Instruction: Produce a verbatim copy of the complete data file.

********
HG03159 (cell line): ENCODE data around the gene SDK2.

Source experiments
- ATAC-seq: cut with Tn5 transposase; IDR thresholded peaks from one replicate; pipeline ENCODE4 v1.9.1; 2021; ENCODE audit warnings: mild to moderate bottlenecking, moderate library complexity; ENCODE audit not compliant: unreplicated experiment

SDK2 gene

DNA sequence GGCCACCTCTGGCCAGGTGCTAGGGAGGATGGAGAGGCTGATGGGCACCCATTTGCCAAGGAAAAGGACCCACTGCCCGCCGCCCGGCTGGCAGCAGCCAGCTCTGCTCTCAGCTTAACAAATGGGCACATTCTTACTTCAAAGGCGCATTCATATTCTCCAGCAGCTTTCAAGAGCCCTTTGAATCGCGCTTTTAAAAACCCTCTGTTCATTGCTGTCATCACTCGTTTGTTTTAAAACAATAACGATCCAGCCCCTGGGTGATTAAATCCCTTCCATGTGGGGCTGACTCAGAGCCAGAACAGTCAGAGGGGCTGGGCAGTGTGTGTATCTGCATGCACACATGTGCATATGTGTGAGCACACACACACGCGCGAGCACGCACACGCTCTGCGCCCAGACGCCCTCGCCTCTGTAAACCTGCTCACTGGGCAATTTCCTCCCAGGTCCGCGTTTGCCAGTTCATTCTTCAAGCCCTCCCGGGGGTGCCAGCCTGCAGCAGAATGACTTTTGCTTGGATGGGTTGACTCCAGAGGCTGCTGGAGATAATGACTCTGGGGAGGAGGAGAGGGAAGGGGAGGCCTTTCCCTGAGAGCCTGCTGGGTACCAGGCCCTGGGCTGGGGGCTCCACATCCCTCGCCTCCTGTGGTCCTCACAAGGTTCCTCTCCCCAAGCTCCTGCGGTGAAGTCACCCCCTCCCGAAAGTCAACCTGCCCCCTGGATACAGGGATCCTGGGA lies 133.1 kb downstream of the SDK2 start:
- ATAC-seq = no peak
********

HG03159 (cell line): ENCODE data around the gene SDK2.

Source experiments
- ATAC-seq: cut with Tn5 transposase; IDR thresholded peaks from one replicate; pipeline ENCODE4 v1.9.1; 2021; ENCODE audit warnings: mild to moderate bottlenecking, moderate library complexity; ENCODE audit not compliant: unreplicated experiment

SDK2 gene

DNA sequence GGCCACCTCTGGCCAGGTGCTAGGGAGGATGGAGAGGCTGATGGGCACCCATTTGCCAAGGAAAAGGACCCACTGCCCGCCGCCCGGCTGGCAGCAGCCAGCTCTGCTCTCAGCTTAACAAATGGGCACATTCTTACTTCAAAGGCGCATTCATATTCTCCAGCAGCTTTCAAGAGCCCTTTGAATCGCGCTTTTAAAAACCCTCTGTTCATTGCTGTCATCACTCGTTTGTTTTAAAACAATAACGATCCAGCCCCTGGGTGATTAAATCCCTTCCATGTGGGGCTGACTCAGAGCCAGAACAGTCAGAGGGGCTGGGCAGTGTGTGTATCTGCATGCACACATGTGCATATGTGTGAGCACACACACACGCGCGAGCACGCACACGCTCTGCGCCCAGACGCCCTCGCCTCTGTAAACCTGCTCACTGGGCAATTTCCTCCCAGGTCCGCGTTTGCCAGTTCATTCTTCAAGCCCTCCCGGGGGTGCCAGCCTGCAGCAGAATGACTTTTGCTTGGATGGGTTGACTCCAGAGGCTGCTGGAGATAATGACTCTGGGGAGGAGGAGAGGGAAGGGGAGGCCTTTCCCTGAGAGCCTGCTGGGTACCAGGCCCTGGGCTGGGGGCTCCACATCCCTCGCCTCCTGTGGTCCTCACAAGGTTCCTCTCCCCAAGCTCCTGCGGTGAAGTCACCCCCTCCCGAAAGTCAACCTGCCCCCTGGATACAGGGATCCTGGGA lies 133.1 kb downstream of the SDK2 start:
- ATAC-seq = no peak